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Jailed reporter gets plenty of visitors

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ALEXANDRIA, Va., Sep 17, 2005 (United Press International via COMTEX) -- Jailed journalist Judith Miller has been getting regular, high-profile visitors since she was put in custody for not revealing a source.

The United States' ambassador to the United Nations, John Bolton, has visited Miller, as well as NBC's Tom Brokaw and former senator and presidential candidate Bob Dole and 96 others between July and Labor Day, The Washington Post reports.

Miller, a reporter for the New York Times, was ordered to the Alexandria Detention Center July 6 for not cooperating with special counsel Patrick J. Fitzgerald.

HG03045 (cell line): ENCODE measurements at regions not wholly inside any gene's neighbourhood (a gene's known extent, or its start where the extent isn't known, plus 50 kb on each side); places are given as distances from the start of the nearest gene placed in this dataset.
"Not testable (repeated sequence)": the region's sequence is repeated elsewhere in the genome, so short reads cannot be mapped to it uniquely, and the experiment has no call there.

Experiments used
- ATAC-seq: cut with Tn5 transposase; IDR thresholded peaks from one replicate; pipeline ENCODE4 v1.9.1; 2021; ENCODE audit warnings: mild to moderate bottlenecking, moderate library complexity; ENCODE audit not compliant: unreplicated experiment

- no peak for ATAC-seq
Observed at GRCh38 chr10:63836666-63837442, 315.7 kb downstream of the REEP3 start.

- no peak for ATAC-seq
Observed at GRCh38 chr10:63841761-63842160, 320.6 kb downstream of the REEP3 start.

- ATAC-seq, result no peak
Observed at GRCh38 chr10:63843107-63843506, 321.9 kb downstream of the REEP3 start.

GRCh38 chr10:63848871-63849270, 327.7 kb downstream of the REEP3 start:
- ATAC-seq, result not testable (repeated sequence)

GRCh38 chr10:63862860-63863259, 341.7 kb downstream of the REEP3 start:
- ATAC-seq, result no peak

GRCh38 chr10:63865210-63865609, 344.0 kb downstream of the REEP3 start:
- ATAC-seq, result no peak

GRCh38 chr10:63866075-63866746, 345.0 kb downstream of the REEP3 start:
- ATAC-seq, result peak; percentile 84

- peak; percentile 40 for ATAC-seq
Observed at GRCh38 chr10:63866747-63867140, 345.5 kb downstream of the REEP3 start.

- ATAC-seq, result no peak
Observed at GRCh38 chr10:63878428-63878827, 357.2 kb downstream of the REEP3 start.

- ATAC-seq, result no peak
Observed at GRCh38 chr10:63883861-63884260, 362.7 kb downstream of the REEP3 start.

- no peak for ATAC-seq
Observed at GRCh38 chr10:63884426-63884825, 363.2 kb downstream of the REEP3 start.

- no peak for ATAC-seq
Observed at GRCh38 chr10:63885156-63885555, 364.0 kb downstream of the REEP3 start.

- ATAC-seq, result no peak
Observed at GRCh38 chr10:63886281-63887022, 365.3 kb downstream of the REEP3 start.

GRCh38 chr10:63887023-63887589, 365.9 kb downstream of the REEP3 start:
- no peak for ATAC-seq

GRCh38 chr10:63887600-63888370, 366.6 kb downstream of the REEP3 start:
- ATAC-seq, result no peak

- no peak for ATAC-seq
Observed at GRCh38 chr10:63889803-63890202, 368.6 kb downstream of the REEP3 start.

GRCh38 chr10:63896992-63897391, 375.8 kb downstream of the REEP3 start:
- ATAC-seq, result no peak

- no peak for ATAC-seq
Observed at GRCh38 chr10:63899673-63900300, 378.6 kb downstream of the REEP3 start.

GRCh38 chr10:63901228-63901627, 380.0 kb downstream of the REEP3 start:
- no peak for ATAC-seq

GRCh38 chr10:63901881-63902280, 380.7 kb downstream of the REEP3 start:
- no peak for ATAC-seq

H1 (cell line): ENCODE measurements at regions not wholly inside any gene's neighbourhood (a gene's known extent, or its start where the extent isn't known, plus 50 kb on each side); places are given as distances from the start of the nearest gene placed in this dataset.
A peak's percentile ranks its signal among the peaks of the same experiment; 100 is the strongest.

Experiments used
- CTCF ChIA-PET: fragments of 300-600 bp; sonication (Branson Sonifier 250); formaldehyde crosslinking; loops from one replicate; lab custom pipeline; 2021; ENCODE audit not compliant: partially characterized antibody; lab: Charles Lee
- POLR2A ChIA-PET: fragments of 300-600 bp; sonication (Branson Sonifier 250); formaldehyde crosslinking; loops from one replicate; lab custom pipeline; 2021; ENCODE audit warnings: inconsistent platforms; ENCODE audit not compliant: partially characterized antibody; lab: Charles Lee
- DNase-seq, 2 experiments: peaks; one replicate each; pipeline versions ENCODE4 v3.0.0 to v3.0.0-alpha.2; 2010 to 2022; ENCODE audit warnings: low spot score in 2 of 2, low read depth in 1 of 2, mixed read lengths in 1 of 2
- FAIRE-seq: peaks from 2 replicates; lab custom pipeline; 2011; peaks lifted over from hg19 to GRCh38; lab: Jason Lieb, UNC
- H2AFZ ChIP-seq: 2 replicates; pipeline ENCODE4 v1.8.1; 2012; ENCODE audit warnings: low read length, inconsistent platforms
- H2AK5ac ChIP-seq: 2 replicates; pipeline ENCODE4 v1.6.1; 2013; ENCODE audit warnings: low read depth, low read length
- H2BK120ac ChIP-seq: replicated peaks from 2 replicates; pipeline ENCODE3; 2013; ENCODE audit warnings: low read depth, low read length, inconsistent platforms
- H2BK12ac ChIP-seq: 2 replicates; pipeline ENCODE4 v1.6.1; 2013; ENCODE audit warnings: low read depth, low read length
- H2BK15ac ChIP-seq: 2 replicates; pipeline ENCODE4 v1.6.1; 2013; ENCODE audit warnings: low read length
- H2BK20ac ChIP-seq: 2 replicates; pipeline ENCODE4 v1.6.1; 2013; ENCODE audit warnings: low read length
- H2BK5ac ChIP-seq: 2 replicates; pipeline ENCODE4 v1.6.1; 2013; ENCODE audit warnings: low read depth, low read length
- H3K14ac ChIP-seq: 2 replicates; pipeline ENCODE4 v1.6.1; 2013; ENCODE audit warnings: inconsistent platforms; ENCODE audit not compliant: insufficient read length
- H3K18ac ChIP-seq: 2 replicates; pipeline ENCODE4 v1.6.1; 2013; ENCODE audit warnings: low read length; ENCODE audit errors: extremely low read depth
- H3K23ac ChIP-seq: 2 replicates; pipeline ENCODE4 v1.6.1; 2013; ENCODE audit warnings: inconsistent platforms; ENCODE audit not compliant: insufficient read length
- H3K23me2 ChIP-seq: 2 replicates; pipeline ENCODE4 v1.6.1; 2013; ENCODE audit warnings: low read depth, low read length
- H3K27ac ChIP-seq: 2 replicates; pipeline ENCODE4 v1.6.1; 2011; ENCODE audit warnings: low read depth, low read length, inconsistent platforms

Fitzgerald is investigating the leak of CIA operative Valerie Plame's name to the press and into whether the leak was in retaliation for Plame's husband, former ambassador Joseph C. Wilson's public criticism of the Bush administration.

Miller and Time Magazine reporter Matthew Cooper were both threatened with jail for not telling Fitzgerald the name of their informant in the story about Plame.

Cooper has since cooperated and said that President Bush's senior advisor, Karl Rove, was the informant, though it is not clear whether Rove broke the law.

Revealing the name of a covert U.S. official by a federal employee is a crime if the information was gleaned from a classified source.

Copyright 2005 by United Press International.

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